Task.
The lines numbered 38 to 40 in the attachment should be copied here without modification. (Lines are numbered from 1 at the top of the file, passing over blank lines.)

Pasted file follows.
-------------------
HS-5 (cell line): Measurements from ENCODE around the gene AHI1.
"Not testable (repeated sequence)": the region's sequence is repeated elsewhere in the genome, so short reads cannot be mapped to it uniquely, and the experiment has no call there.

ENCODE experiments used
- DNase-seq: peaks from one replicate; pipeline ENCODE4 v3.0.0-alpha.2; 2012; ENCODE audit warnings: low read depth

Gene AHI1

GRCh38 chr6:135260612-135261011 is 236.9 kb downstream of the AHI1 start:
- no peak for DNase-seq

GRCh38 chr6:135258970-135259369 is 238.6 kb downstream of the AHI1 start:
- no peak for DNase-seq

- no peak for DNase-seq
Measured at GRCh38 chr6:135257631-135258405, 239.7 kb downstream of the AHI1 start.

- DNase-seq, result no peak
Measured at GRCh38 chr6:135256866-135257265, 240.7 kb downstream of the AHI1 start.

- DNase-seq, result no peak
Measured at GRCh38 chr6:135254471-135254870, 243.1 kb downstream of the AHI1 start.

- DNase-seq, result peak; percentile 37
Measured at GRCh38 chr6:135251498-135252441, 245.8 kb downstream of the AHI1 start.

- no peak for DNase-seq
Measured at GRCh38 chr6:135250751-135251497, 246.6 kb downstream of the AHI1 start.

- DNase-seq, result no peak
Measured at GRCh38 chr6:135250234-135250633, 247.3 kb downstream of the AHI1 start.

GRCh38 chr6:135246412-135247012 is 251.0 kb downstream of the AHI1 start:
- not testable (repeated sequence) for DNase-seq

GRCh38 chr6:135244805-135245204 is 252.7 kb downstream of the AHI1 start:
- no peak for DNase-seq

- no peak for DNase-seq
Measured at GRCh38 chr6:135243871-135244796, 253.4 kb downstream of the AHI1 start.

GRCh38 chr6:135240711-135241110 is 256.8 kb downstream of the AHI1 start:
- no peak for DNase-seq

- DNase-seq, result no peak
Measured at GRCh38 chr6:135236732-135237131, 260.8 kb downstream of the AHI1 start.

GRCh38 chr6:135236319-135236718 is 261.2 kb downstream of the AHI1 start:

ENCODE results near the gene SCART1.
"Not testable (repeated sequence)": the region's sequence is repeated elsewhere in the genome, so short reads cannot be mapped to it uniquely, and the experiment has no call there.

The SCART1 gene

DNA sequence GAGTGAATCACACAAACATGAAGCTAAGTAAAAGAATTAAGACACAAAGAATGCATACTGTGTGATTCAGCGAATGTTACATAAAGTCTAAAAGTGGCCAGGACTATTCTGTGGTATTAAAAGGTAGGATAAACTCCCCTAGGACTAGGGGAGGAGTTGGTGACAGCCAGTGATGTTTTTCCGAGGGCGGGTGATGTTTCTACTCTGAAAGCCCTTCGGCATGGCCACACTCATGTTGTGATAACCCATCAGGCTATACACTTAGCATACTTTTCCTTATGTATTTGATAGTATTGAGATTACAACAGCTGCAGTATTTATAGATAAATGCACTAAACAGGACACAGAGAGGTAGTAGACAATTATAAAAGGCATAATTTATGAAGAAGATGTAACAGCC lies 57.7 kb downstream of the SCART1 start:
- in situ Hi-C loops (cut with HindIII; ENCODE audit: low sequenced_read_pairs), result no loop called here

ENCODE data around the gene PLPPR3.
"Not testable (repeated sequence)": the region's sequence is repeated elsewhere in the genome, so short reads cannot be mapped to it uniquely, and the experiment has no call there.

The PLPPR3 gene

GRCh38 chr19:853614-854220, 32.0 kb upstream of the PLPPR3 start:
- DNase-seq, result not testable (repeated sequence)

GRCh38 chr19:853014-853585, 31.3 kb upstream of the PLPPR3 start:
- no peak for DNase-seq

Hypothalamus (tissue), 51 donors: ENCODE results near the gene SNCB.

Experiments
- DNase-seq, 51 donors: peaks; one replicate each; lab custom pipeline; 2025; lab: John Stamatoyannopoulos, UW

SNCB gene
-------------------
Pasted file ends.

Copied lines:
ENCODE data around the gene PLPPR3.
"Not testable (repeated sequence)": the region's sequence is repeated elsewhere in the genome, so short reads cannot be mapped to it uniquely, and the experiment has no call there.

The PLPPR3 gene